Why Does Our Own Recorded Voice Sounds Differently?

Why Does Our Own Recorded Voice Sounds Differently?

Why our own recorded voice is so different and unpleasant for us. Let’s find out together.

Here is the answer why?

Humans hear sounds by vibrations being picked up by their eardrum. The vibrations are sent to three bones in the middle ear and then finally to the cochlea, a snail-shaped organ that is responsible for the vibrations into nerve signals.

People identify external sounds, like a beeping car or a radio, through sound waves passing through the air into human’s ear canals, into the inner ear, and on to the cochlea.

And When the person’s voice is played back to himself\herself via a speaker, he\she is hearing air-conducted vibrations.

It’s a bit different, however, if the sound is coming from human’s own vocal chords. “A lot of what we hear when we speak is perceived in the same way as external noise, but we also pick up on vibrations that have come through our jaw bone and skull. This is known as inertial bone conduction, an effect you can demonstrate if you bang a tuning fork and place the handle against your skull. This also alters the quality of the sound you hear. Bone conduction tends to “bring out” the lower-frequency vibrations, making your voice sound deeper and less squeaky than it actually is. In all likelihood, the fact you don’t like the sound of it is simply because you are not used to it” explains IFLScience.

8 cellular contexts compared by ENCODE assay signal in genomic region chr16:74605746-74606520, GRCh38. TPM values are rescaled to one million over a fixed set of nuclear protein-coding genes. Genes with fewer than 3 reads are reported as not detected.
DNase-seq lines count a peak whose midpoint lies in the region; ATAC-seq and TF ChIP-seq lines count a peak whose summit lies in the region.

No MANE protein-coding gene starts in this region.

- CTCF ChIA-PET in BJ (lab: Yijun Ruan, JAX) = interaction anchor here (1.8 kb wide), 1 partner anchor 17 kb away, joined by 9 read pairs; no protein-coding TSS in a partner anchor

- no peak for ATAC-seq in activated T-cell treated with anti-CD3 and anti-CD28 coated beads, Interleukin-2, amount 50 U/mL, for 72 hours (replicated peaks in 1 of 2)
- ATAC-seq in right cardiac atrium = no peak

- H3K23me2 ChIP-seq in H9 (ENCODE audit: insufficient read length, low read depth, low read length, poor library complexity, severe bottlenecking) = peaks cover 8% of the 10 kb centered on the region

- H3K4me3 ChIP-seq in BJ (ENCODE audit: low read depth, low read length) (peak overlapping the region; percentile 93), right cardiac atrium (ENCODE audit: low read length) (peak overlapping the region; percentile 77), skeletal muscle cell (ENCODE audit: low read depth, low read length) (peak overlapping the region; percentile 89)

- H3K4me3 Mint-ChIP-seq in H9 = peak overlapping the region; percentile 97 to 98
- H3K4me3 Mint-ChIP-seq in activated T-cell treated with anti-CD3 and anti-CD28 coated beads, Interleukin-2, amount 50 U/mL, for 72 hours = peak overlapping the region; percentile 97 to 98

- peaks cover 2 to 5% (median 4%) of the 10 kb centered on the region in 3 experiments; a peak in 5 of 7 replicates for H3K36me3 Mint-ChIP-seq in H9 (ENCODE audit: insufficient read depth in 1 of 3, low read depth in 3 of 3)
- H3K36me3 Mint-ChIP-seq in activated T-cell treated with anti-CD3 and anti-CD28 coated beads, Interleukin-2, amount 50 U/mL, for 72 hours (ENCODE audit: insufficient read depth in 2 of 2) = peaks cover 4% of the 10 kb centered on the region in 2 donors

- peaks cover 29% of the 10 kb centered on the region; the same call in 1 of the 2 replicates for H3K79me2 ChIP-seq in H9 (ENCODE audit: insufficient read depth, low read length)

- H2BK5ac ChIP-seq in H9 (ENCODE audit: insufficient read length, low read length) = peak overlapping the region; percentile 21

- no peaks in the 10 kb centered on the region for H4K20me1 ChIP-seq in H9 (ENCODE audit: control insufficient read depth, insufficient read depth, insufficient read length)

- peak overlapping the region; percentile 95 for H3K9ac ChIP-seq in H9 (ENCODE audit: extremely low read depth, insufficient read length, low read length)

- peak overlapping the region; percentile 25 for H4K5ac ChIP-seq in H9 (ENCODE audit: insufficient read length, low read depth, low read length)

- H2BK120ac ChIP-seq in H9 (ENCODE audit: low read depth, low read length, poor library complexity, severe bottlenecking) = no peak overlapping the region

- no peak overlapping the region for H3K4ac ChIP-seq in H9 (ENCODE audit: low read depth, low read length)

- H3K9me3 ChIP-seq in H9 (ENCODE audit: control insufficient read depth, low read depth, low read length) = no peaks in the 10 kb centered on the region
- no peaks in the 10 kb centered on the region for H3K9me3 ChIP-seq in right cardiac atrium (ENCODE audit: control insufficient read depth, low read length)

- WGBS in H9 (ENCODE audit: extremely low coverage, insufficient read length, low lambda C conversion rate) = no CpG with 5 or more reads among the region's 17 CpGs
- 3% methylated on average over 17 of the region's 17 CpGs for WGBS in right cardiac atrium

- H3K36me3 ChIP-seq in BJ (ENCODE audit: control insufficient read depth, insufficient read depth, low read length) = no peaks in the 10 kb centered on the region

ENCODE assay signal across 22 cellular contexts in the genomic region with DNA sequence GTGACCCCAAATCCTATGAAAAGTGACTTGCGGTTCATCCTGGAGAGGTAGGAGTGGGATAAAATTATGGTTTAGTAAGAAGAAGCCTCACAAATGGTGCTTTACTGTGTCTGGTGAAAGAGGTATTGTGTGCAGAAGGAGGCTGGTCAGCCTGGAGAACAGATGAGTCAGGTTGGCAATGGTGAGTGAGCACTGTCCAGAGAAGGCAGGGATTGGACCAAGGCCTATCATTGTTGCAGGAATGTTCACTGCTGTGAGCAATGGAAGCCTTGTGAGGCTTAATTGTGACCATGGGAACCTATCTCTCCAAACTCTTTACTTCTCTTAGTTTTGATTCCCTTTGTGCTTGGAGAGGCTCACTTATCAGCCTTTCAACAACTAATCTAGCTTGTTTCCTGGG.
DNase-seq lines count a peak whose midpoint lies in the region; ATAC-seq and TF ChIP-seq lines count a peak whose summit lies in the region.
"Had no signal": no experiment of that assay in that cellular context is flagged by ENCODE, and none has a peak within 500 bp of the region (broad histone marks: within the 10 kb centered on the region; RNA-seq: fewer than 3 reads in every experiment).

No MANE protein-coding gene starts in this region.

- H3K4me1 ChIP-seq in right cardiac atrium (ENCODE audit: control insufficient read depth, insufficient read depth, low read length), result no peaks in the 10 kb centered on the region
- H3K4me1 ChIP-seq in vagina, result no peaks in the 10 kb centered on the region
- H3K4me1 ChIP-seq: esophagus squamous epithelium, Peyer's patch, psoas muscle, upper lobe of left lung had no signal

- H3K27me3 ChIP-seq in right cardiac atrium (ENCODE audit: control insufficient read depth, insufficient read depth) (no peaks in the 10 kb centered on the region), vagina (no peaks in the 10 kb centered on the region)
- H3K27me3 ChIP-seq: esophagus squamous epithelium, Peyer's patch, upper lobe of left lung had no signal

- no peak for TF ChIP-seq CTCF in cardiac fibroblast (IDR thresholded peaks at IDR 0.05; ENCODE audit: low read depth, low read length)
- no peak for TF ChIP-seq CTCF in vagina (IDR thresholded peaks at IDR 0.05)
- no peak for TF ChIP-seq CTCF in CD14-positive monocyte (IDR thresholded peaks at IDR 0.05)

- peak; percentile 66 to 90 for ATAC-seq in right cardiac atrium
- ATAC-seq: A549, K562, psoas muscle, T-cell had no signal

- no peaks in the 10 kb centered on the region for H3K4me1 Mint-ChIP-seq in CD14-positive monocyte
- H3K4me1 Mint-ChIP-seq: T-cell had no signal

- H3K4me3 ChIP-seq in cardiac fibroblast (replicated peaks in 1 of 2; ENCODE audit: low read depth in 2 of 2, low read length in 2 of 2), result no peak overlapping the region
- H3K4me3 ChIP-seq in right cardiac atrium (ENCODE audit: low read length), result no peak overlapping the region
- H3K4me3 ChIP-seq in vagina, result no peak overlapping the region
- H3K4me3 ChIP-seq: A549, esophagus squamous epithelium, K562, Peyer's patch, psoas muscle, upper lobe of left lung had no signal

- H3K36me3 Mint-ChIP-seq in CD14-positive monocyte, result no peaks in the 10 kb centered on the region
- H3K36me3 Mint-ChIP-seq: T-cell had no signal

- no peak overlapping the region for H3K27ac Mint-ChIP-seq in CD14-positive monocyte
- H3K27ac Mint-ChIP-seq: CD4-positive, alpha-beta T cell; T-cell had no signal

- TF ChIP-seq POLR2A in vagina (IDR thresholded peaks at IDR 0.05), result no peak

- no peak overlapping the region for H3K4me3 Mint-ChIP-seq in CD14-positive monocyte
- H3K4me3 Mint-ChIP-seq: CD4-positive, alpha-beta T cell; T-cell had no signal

IFLScience.com suggests to try the effect of yourself; just sticking your fingers in your ears. As you see your voice sounds a bit different and deeper than as usual. Therefore, you hear only the bone-conducted vibrations and block out the air-conducted vibrations.

The most displeasing fact is that; your own recorded voice that you hear is actually how your voice sounds to the 7.6 billion other humans on Earth.

Source: IFLScience.com

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